My Brilliant Korea

Three months and one day

Blogging | September 12, 2010

1. Pretending to look interested when I’m not.

2. Belting out the words to Eric Carmen’s 1987 hit, Hungry Eyes (with or without musical accompaniment).

3. Coercing people into talking about things they don’t want to talk about.

4. Choosing a nice bottle of wine.

5. Making a good cup of tea.

These are the things I am good at.

Some time ago, back when I did it for a living, I might have even included 'writing' on that list.

But something has happened to me in Seoul.

Or rather, nothing has happened.

Not. A. Word.

For three months and one day.

I cannot write.

It seems even my best friend has given up on me.

Well, to be frank, she is cheating on me with a television writer from The Age, and I cannot say I blame her.

I haven’t put out for months.

It has been difficult to watch their relationship develop on Facebook, but I know I have no one to blame but myself.

“Lorelei, I have been laughing about your summation of Prince Mani all week. Hysterically, spontaneously and publicly. I’m watching episode two now, and had to take a break from the heaving guffaws to write and tell you how much I loved your review. I wish I could quote my favourite sentences back at you but frankly I loved it all. Gem x”

I understand, Gemma.

You needed something- something I have not been able to give you.

So you went elsewhere.

But please Gemma, please don’t think for a moment that I didn’t want to provide for you.

As the days turned into weeks, and the weeks turned into months, I desperately scribbled down ideas.

I HAVE tried.

Some of the ideas, I admit, have not been particularly inspired.

Take for example, the crumpet concept.

On July 7, 2010, on the back of a receipt, I wrote the following:

“All that she wants is another crumpet,

“She’s gone tomorrow, boy.

“All that she wants, is another crumpet.


As you can see, the blog idea involved replacing the word “baby” with the word “crumpet” in the Ace of Base classic hit ‘All That She Wants’.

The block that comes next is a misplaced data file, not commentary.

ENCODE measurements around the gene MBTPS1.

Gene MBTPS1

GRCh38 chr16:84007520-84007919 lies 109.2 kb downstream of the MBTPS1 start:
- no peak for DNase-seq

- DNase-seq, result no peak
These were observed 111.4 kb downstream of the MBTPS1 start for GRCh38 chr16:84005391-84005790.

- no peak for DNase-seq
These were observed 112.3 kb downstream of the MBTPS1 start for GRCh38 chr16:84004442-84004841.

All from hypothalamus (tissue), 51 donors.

I had hoped to express the fact that, for a time, a crumpet (unavailable for purchase in Seoul) was all that I wanted.

Clever, no?



Other ideas have had more substance.

Like the note “little Korean boy, little Indian boy”, which I scrawled on the back of some scrap paper, while watching friendship blossom between a little Korean boy and a little Indian boy one Sunday afternoon.

Speaking in a gabble of Korean and English, the pair giggled, smiled and compared hand-held games as they sat next to each other on the subway.

With the Korean boy’s father standing to my left and the Indian boy’s father to my right, I watched the exchange with delight.

The Korean boy’s father smiled and shook his head in amazement.

I glanced to my right and caught the eye of the Indian boy’s father.

“Your son?” I asked him.

He nodded, his eyes glistening with tears.

“You must be so proud,” I told him.

He nodded.

“I am, so very proud”.

It was a beautiful moment.

As I exited in the subway and stepped into the street, I reflected on what I had seen.

“We’re all the same,” I thought to myself.

“Regardless, of race, gender, religion or language, we’re all just people.

“We can all be friends. Just, yeah, you know, give peace a chance. How lovely”.

With a blog concept firmly in mind, I began to walk home, but stopped at a convenience store to grab an icecream.

As I placed my melon ice-stick on the counter, an elderly Korean woman (an ajumma) shoved me to the side and threw her icecream on the counter.